Net Metering Net Metering Net Metering < Back Eligibility Commercial Institutional Local Government Nonprofit Residential Schools State Government Savings Category Bioenergy Buying & Making Electricity Water Solar Home Weatherization Wind Program Info State Virginia Program Type Net Metering Provider Virginia Department of Mines, Minerals, and Energy '''''Note: In March 2011, Virginia enacted HB 1983, which increased the residential net-metering limit to 20 kW. However, residential facilities with a capacity of greater than 10 kW must pay a monthly standby charge. The Virginia State Corporation Commission approved standby charges for transmissions and distribution components as proposed by Virginia Electric and Power Company (Dominion Virginia Power) on November 3, 2011.'''''

125

Net Metering | Department of Energy  

Broader source: Energy.gov (indexed) [DOE]

Net Metering Net Metering Net Metering < Back Eligibility Commercial Industrial Residential Savings Category Bioenergy Alternative Fuel Vehicles Hydrogen & Fuel Cells Water Buying & Making Electricity Wind Solar Home Weatherization Program Info State Ohio Program Type Net Metering Provider Ohio Public Utilities Commission '''''Note: In July 2012, the Public Utilities Commission of Ohio (PUCO) opened a docket ([http://dis.puc.state.oh.us/CaseRecord.aspx?CaseNo=12-2050-EL-ORD Case 12-0250-EL-RDR]) to review the net metering rules for investor-owned utilities. Details will be posted as more information is available.''''' Ohio's net-metering law requires electric distribution utilities to offer net metering to customers who generate electricity using wind energy, solar energy, biomass, landfill gas, hydropower, fuel cells or microturbines.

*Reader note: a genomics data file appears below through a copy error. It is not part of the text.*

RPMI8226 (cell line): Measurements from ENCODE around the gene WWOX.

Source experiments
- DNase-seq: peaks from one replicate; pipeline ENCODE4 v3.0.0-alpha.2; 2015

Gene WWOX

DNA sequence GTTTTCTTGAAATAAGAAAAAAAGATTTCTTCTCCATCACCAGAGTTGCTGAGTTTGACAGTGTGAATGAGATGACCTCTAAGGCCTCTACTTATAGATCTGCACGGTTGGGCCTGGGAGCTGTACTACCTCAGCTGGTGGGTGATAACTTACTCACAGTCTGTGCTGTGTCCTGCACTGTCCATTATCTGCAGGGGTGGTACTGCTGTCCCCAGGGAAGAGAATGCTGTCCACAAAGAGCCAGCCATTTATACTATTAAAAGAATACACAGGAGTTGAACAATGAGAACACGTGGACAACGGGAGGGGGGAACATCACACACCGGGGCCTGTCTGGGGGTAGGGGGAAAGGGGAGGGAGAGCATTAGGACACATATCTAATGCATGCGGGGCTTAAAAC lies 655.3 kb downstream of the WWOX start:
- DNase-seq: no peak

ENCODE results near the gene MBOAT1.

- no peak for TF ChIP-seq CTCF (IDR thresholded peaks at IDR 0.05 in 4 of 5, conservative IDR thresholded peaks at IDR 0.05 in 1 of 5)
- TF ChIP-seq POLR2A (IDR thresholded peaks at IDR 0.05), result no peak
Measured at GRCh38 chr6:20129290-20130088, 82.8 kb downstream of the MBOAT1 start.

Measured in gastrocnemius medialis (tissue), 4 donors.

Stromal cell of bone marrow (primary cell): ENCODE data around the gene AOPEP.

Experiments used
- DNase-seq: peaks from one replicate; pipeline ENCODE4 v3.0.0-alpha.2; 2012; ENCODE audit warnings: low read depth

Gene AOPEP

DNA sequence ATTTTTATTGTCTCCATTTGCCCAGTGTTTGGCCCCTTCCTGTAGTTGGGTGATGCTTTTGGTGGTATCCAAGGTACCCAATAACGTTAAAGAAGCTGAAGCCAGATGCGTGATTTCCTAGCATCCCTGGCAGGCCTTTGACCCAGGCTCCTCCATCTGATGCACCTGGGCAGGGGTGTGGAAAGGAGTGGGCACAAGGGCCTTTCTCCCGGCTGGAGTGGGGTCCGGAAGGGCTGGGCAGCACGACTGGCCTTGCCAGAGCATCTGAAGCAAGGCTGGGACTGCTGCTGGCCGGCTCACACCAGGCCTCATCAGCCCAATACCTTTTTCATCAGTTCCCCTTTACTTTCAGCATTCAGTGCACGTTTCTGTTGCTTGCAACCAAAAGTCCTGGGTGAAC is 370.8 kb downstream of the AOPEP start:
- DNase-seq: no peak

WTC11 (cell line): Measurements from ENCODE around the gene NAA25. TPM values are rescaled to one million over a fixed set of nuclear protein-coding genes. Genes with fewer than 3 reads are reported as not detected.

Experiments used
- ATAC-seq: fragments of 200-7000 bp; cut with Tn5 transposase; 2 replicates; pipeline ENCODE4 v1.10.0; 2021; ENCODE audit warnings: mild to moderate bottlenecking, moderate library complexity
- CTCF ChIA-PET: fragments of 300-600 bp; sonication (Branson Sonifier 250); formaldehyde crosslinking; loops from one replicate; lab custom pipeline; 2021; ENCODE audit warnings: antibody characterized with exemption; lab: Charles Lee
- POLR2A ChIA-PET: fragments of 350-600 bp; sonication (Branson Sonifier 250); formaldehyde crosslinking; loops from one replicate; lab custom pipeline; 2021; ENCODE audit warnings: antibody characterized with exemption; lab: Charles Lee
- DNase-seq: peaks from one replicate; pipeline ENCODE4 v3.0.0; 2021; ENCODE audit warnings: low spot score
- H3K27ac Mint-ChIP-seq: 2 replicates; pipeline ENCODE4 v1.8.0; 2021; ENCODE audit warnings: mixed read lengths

126

Net Metering | Department of Energy  

Broader source: Energy.gov (indexed) [DOE]

Net Metering Net Metering Net Metering < Back Eligibility Agricultural Commercial Fed. Government Institutional Local Government Nonprofit Residential Schools State Government Savings Category Bioenergy Commercial Heating & Cooling Manufacturing Buying & Making Electricity Alternative Fuel Vehicles Hydrogen & Fuel Cells Water Solar Home Weatherization Wind Program Info State Vermont Program Type Net Metering Provider Vermont Department of Public Service NOTE: Legislation enacted in May 2012 (HB475) further amends Vermont's net metering policy. Vermont's original net-metering legislation was enacted in 1998, and the law has been expanded several times subsequently. Any electric customer in Vermont may net meter after obtaining a Certificate of Public Good from the Vermont Public Service Board (PSB). Solar net metered systems 10 kilowatts

127

Tennessee Nuclear Profile - Power Plants  

U.S. Energy Information Administration (EIA) Indexed Site

Tennessee nuclear power plants, summer capacity and net generation, 2010" "Plant nametotal reactors","Summer capacity (mw)","Net generation (thousand mwh)","Share of State nuclear...

128

Minnesota Nuclear Profile - Power Plants  

U.S. Energy Information Administration (EIA) Indexed Site